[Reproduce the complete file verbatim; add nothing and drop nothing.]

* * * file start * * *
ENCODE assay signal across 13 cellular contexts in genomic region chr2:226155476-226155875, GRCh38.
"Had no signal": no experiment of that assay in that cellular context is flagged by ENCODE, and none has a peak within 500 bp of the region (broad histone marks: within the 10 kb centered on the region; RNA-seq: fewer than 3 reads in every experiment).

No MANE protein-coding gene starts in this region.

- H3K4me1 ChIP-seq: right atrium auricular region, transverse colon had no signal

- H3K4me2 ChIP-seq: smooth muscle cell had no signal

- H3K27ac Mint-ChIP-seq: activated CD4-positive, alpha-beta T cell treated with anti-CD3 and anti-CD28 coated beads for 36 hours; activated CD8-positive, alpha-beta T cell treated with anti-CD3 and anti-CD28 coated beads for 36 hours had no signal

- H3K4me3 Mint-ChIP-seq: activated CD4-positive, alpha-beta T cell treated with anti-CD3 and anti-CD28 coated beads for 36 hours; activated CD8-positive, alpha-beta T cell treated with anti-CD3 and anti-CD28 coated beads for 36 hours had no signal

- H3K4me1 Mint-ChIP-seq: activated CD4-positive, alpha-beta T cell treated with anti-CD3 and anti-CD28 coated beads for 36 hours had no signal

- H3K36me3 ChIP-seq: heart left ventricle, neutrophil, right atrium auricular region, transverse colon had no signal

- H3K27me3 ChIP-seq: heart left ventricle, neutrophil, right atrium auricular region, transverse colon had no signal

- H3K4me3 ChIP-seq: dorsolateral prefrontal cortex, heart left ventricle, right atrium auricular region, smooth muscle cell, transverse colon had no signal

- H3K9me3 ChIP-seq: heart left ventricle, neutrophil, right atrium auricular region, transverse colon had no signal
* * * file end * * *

ENCODE assay signal across 13 cellular contexts in genomic region chr2:226155476-226155875, GRCh38.
"Had no signal": no experiment of that assay in that cellular context is flagged by ENCODE, and none has a peak within 500 bp of the region (broad histone marks: within the 10 kb centered on the region; RNA-seq: fewer than 3 reads in every experiment).

No MANE protein-coding gene starts in this region.

- H3K4me1 ChIP-seq: right atrium auricular region, transverse colon had no signal

- H3K4me2 ChIP-seq: smooth muscle cell had no signal

- H3K27ac Mint-ChIP-seq: activated CD4-positive, alpha-beta T cell treated with anti-CD3 and anti-CD28 coated beads for 36 hours; activated CD8-positive, alpha-beta T cell treated with anti-CD3 and anti-CD28 coated beads for 36 hours had no signal

- H3K4me3 Mint-ChIP-seq: activated CD4-positive, alpha-beta T cell treated with anti-CD3 and anti-CD28 coated beads for 36 hours; activated CD8-positive, alpha-beta T cell treated with anti-CD3 and anti-CD28 coated beads for 36 hours had no signal

- H3K4me1 Mint-ChIP-seq: activated CD4-positive, alpha-beta T cell treated with anti-CD3 and anti-CD28 coated beads for 36 hours had no signal

- H3K36me3 ChIP-seq: heart left ventricle, neutrophil, right atrium auricular region, transverse colon had no signal

- H3K27me3 ChIP-seq: heart left ventricle, neutrophil, right atrium auricular region, transverse colon had no signal

- H3K4me3 ChIP-seq: dorsolateral prefrontal cortex, heart left ventricle, right atrium auricular region, smooth muscle cell, transverse colon had no signal

- H3K9me3 ChIP-seq: heart left ventricle, neutrophil, right atrium auricular region, transverse colon had no signal